Tagged: nuts

Peanut and Jelly Blondies

Peanut Butter and Jelly Blondies
Our three-year-old just started preschool, and with the move from daycare to real school, comes a packed lunch. When I was a kid my mom packed a peanut butter & jelly sandwich, carrots (I only ate a few), and 2 Chips Ahoy cookies. These days such a lunch sounds scandalous from the peanuts to dessert! Of course I think I turned out just fine, and I always love a PBJ.

My son’s lunch has been a smorgasbord of snacks including hummus & pita chips, pineapple, watermelon, cucumbers and even homemade focaccia. It’s a little of this and that. Inspired by back-to-school, I baked peanut butter and jelly blondies that were salty & sweet with honey-roasted peanuts and strawberry jam. Don’t worry, I didn’t pack them in my son’s lunchbox!
Peanut Butter and Jelly Blondies
Peanut Butter & Jelly Blondies
Adapted from Bon Appetit February 2014

Makes 16 bars

1/2 cup (1 stick) unsalted butter melted, plus more for pan
1-1/4 cups all-purpose flour
1 teaspoon baking powder
1 teaspoon kosher salt
2 large eggs
1-1/2 cups light brown sugar
3/4 cup smooth peanut butter
1 teaspoon vanilla extract
2 tablespoons strawberry jam
1 tablespoon chopped honey-roasted peanuts
Flaky sea salt (I used Maldon.)

Preheat the oven to 350 degrees F. Line an 8-inch square baking pan with parchment paper and grease with butter.

In a medium bowl combine the flour, baking powder and salt. In a large bowl, whisk together the butter, eggs, brown sugar, peanut butter and vanilla extract. Fold the dry ingredients into the wet ingredients and spread the batter into the prepared baking pan. Dollop the jam on top followed by the peanuts.

Bake for 35-40 minutes, until a toothpick inserted into the bars comes out clean. Sprinkle with flaky sea salt. Let the bars cool before slicing them into 16 squares. Store in an airtight container.

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Peanut Butter Popsicles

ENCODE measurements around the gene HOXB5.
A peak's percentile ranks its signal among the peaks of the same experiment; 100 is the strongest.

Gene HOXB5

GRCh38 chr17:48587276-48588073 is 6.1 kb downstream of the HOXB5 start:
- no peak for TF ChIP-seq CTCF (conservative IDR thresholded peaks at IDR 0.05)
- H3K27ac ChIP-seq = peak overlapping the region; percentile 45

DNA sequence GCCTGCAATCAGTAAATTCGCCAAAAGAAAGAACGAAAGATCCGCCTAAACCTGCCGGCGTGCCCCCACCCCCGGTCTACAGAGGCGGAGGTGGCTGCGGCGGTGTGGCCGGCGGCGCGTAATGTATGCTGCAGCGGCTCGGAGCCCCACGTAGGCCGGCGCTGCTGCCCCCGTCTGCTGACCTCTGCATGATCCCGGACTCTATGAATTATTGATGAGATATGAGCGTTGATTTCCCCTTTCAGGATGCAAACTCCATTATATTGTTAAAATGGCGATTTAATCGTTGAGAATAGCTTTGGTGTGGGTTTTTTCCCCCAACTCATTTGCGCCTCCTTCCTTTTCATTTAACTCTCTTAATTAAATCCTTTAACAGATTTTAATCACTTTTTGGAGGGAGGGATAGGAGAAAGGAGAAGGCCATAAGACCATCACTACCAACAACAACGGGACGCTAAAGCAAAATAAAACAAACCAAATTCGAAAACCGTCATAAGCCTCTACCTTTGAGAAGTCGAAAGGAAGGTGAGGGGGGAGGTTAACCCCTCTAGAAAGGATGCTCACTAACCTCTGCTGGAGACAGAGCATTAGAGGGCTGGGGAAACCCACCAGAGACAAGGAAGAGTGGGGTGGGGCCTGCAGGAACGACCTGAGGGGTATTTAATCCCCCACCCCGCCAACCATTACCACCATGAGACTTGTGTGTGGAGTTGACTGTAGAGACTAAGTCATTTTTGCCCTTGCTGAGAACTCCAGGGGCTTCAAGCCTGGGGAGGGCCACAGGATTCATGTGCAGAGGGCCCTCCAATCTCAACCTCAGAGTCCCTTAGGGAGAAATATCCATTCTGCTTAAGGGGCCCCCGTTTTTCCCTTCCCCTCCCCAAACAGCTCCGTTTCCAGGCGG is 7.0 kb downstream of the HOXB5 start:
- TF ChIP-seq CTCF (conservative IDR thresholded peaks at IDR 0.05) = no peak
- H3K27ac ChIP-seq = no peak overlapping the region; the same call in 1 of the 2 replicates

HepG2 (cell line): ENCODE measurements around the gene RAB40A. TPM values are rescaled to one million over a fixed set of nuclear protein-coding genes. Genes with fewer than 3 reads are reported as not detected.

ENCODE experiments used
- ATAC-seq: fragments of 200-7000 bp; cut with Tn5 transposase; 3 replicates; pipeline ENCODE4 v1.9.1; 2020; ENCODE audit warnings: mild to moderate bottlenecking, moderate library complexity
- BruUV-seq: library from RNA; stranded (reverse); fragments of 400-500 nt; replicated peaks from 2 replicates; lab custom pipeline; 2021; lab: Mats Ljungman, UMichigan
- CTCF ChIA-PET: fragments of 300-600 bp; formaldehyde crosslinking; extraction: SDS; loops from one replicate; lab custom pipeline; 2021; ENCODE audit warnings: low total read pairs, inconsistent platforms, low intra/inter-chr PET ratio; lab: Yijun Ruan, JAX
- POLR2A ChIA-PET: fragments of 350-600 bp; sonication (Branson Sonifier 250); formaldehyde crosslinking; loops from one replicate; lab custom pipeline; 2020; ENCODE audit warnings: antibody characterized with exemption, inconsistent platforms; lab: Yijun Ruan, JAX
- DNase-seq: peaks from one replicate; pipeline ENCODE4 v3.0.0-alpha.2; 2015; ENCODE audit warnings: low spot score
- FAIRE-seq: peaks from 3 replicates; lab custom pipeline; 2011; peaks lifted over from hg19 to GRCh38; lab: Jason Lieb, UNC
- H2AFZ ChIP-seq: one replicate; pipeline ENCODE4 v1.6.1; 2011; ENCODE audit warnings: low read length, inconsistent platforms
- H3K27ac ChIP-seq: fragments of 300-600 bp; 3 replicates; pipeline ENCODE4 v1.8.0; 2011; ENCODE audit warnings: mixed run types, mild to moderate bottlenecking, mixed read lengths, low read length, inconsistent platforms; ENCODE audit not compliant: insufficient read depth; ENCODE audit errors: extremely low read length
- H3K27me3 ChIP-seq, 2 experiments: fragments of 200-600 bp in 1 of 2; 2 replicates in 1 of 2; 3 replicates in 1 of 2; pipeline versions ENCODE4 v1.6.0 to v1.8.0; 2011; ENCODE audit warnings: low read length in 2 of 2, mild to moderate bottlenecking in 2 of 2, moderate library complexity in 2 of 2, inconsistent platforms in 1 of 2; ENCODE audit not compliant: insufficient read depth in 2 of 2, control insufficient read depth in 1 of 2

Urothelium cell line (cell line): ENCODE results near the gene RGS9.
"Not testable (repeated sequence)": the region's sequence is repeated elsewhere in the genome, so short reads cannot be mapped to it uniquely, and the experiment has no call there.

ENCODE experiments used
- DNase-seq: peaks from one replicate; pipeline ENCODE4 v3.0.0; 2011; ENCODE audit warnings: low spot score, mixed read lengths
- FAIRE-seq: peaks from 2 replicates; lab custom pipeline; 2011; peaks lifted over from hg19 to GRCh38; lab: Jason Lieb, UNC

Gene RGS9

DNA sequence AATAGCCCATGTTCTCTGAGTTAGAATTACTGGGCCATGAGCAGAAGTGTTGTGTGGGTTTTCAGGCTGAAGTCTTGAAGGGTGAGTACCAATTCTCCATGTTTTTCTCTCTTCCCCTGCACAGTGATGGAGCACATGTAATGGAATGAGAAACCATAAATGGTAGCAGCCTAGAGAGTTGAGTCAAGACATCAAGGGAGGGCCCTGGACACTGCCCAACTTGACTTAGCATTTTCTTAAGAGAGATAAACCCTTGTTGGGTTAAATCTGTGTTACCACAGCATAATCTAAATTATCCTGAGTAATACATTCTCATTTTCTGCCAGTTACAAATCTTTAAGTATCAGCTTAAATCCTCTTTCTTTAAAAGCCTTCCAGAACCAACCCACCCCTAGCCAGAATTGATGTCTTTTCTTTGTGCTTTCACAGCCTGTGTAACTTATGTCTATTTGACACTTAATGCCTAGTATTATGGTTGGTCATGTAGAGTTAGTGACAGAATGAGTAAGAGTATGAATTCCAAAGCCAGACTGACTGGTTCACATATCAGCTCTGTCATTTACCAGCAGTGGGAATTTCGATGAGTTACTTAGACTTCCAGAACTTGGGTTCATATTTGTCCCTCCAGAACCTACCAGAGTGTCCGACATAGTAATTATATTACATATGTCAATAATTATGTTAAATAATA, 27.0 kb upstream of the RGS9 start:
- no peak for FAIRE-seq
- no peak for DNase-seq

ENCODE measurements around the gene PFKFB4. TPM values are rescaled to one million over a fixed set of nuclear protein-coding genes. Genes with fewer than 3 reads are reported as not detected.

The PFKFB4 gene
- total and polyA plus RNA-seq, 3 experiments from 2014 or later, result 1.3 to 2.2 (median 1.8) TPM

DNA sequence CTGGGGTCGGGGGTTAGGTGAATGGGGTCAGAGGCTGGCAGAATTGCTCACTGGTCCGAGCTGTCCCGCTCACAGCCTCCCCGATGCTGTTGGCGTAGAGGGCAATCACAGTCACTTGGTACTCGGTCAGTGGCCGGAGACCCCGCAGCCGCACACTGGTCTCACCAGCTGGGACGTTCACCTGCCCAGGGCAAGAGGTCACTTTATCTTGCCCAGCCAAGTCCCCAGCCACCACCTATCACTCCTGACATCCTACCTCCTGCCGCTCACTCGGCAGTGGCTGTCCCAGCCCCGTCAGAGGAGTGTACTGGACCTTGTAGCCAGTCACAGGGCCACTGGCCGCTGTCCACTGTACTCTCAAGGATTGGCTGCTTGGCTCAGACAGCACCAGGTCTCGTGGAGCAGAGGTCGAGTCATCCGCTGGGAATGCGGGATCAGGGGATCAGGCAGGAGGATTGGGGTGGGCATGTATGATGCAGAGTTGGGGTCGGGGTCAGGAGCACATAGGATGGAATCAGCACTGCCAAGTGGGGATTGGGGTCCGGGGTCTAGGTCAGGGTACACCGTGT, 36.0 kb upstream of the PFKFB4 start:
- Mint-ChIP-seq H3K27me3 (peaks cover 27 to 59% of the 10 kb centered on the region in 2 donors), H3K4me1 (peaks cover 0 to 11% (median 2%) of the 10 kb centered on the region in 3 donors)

Peanut Butter Popsicles
I’ve been breaking my own rules lately. I have a policy that if I haven’t used a gadget, pot, pan or anything else in my kitchen in the last 6 months, I stash it away in a closet to test if I really miss it. If not, it’s ready to be donated. This system works well as long as I set aside the time to actually scan and reassess the crowded shelves in my cabinets.

Last weekend I rediscovered my popsicle molds, so before they hit their expiration date, I put them to use. I made a vegan peanut butter popsicles with almond milk and bananas. After they were frozen, I dipped them in fudge and sprinkled them with salted roasted peanuts. These guilt-free popsicles were a hit with everyone including my three-year-old.
Peanut Butter Popsicles
Peanut Butter Popsicles

Makes 8 3-ounce popsicles

1-1/2 cups almond milk
2 large ripe bananas
1/2 cup smooth peanut butter
1/4 teaspoon kosher salt
1 teaspoon agave syrup
4 ounces semi-sweet chocolate chips
2 tablespoons coconut oil
1/4 cup chopped roasted salted peanuts

In a blender, combine the milk, bananas, peanut butter, salt and agave syrup. Blend until smooth. Pour into the popsicle molds and freeze until firm.

Place a wax paper-lined sheet pan in the freezer.

In a microwave-safe bowl, heat the chocolate and coconut oil in 30 second blasts until melted and smooth.

Unmold the popsicles and dip them into the chocolate. Sprinkle with peanuts. Place the popsicles on the prepared sheet pan in the freezer. Allow the chocolate to harden before serving.

Tin Roof Ice Cream

Tin Roof Ice Cream
I’m kind of a kitchen hoarder. Whether it’s pots, pans, or gadgets, I have a hard time getting rid of things because no matter how small the chance is that I will use something, I cling to that glimmer of hope that I might need it. I have the same approach when it comes to ingredients. I do everything I can to not waste food. That explains why I have a freezer full of baked goods and other odds & ends.